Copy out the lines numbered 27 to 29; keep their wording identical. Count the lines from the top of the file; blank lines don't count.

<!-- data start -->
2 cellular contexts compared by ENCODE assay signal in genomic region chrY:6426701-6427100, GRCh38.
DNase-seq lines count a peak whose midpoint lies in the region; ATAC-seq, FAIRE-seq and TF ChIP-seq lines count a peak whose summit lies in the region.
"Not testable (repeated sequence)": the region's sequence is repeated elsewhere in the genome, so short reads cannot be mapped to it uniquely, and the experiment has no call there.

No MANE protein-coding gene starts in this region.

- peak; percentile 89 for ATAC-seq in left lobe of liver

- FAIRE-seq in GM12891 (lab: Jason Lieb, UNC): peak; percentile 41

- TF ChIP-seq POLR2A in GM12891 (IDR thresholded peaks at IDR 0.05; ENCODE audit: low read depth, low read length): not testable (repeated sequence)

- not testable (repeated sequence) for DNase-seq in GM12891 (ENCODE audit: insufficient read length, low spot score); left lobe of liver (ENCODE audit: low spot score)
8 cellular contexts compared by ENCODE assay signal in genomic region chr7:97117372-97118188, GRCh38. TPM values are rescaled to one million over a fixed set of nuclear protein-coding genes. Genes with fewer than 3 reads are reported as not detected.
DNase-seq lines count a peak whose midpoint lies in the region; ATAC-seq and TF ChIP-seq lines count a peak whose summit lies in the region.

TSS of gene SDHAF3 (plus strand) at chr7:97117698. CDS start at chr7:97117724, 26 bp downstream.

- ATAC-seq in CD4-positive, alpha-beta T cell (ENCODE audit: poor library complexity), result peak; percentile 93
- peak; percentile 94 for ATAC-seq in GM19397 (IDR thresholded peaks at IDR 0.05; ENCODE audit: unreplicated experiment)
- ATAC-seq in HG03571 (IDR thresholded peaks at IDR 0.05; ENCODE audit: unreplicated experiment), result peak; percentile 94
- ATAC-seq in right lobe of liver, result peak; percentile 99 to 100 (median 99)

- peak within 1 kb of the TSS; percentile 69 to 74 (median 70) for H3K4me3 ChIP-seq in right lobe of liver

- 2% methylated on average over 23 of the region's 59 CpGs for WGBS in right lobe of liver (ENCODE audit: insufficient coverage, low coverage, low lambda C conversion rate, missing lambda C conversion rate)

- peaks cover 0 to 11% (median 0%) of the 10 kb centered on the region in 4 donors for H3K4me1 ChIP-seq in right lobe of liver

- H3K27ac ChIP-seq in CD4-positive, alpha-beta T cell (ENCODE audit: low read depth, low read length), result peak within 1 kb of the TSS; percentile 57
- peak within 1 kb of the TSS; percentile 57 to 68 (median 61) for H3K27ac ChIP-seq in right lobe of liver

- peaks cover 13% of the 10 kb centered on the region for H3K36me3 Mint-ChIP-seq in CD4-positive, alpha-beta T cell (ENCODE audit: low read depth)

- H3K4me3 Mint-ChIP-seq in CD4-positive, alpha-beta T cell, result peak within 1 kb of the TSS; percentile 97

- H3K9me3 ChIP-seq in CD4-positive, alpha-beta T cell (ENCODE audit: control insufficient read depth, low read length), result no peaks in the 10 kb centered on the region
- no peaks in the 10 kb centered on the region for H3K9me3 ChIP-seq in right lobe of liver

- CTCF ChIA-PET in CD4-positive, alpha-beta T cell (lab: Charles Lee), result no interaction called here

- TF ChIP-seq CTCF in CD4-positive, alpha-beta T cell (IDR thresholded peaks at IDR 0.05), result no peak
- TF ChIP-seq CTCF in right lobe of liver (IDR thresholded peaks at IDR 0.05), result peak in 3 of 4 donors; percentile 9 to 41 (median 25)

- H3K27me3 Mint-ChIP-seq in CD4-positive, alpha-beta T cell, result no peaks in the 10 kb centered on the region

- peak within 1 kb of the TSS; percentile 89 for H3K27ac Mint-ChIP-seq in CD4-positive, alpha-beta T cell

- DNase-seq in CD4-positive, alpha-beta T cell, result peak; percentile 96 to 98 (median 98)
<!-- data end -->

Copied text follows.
- TF ChIP-seq CTCF in right lobe of liver (IDR thresholded peaks at IDR 0.05), result peak in 3 of 4 donors; percentile 9 to 41 (median 25)

- H3K27me3 Mint-ChIP-seq in CD4-positive, alpha-beta T cell, result no peaks in the 10 kb centered on the region

- peak within 1 kb of the TSS; percentile 89 for H3K27ac Mint-ChIP-seq in CD4-positive, alpha-beta T cell